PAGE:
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Preventing another banking crisis

Economist Lorenzo Bini Smaghi, a member of the Executive Board of the European Central Bank ...

By Stuart Crainer 04 May 2011

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You’ve been on the board of the ECB since 2005, a time when the economy was very different. How has the global financial crisis affected what you and your colleagues do?


First, keep in mind that we are the only federal institution that can make decisions in a matter of a few hours by teleconference and that there is nothing similar to this in Europe at the political level. The crisis meant that were often pushing governments to act very quickly. We adopted interest rate cuts to address the money market crisis, then the banking crisis, then the sovereign crisis. We also developed some new instruments to deal with the new problems as they emerged, and pushed governments in trouble to implement tough measures — even when they posed political difficulties for the leaders. It was a much more forceful role than we ever needed to play before.


What has the ECB, as an organisation, learned from the crisis?


First, no crisis is similar to the previous ones. Crises are very difficult to forecast, even when certain risks emerge; and this crisis in particular has shown contagion and interconnections between different risks. We started with a liquidity risk, which affected the money market; that, in turn, affected the broader aspects of the financial sector, the capitalisation of the banking system, then sovereign risk. It is a multidimensional crisis that has affected our economies profoundly, and we have had to learn how to operate in a flexible manner in response — while also maintaining our key objectives and priorities.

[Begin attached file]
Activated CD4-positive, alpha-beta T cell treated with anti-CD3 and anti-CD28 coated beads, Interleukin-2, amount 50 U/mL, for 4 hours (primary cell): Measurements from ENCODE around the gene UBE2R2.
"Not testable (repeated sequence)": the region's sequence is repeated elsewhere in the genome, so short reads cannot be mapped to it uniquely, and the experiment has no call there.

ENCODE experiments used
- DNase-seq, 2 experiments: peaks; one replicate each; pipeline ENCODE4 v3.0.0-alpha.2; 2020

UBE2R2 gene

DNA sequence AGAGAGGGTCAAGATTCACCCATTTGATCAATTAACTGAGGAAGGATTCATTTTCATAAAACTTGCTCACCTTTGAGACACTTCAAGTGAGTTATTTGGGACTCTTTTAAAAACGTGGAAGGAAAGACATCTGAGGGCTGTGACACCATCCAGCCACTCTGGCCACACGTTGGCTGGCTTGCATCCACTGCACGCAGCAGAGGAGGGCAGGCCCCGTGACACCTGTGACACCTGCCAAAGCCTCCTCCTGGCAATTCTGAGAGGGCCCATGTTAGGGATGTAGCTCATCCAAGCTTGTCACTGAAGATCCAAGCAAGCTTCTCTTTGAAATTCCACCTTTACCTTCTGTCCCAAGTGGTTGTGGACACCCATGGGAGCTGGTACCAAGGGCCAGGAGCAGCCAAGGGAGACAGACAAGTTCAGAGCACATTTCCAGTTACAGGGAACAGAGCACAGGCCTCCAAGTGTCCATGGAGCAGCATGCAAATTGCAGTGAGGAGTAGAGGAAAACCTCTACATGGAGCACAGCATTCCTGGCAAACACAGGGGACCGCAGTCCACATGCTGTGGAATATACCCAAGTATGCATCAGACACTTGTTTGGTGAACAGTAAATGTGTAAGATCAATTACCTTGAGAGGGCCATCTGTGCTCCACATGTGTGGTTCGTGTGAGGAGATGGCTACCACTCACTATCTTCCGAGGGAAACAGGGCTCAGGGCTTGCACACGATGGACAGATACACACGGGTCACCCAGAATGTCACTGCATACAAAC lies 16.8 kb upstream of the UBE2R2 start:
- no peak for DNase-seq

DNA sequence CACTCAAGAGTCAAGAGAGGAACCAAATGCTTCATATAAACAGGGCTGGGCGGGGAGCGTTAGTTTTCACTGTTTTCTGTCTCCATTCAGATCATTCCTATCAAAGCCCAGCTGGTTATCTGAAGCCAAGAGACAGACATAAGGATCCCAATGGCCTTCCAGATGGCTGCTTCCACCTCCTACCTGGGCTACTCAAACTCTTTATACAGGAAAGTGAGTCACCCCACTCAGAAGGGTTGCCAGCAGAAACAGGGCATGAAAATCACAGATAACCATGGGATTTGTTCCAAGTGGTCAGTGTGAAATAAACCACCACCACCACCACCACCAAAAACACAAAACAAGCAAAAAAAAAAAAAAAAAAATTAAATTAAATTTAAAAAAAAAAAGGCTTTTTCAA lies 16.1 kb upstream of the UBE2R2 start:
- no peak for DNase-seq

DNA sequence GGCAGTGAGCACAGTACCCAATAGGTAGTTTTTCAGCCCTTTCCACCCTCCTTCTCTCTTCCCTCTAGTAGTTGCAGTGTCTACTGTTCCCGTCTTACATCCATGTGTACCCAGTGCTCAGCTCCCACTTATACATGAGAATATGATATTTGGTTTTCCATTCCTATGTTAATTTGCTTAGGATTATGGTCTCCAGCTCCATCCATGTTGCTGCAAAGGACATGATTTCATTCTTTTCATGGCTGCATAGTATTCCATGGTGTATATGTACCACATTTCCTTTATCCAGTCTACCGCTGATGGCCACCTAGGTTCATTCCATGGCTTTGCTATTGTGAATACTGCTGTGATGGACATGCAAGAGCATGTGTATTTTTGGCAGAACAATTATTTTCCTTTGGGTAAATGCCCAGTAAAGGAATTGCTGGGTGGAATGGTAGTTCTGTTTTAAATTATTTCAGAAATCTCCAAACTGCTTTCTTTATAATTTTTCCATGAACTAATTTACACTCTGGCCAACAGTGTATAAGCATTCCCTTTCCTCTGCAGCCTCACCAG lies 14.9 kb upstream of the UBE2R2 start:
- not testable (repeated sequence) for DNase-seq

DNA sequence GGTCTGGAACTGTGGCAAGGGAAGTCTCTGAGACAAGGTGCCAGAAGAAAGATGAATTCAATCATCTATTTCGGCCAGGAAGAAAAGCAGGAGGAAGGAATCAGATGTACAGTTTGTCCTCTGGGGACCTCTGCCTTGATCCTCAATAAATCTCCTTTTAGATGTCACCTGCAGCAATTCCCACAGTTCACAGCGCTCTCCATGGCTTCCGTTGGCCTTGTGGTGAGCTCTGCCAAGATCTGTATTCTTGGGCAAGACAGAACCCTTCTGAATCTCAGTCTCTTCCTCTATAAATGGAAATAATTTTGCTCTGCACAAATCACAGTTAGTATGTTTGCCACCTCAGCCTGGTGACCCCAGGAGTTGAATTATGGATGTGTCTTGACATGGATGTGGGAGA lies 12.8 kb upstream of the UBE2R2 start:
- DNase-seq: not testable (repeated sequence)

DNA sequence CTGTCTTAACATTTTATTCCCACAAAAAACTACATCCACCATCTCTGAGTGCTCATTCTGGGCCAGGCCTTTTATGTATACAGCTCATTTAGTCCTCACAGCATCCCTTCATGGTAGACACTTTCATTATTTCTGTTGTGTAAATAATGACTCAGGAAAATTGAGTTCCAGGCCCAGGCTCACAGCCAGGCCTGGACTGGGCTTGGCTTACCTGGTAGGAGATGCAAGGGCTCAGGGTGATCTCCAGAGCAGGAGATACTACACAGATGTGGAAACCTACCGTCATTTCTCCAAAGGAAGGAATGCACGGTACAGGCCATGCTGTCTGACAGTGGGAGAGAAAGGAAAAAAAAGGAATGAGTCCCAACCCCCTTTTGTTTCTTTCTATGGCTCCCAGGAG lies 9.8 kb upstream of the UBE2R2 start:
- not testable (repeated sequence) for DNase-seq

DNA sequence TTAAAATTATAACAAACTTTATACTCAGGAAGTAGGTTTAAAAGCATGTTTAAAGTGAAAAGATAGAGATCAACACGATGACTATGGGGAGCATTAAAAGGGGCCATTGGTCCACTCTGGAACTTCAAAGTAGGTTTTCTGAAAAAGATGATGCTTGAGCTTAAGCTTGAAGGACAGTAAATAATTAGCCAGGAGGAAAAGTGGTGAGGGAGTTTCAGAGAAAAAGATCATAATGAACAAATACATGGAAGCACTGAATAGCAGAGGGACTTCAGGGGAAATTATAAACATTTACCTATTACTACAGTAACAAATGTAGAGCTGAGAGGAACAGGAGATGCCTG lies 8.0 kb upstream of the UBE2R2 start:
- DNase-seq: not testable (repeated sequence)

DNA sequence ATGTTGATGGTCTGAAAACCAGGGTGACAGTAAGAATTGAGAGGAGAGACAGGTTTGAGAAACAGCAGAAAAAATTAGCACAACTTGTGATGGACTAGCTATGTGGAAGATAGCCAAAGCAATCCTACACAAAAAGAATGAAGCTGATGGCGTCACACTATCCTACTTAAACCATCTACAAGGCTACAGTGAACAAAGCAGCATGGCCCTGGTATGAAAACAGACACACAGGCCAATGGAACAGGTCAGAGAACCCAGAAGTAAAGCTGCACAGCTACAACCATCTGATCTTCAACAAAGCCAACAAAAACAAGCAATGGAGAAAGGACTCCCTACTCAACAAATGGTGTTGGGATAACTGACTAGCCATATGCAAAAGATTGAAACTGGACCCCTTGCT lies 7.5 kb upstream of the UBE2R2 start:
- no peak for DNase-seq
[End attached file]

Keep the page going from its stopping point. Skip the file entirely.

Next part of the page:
Who was at fault for the crisis: bankers, politicians, the markets or some combination of those factors?


Everybody took advantage of the system. In part, it was because it is human nature to be optimistic when things are going well. But, with that comes a tendency to take more risk. It’s why it is important to have someone or some organisation with responsibility for taking a longer-term view — and that person or group must be independent enough to issue warnings and even to take measures to prevent short-term behaviour. The sub-prime crisis was a result of incentives that promoted leniency and complacency. The politicians had an interest in helping the poorest people borrow cheaply to buy houses. The poor themselves were happy to acquire homes. And the bankers were happy because they would make money out of it and shift the risk somewhere else. No one was looking at the long term instead of the short term; and there was no regulator, central bank or independent group signalling risks and issuing warnings. I hope the resultant crisis has created the conditions for such warnings to be given at an earlier stage — and heeded.


Changes coming


What are some of the changes we are likely to see the ECB make going forward?


A number of changes are necessary, and some of them are going to be unpopular. The main challenge we face is stopping states from inflating their debt burdens away. Unless we do that, we will be unable to convince the markets that member states are going to bring public finances back under control. I believe in that because, in the Euro area — where inflation is forbidden and the ECB has ensured price stability — that trust is there. I also believe that we must put in place a mechanism that monitors national supervisory authorities to verify the way they conduct their activities, including stress tests on the banks.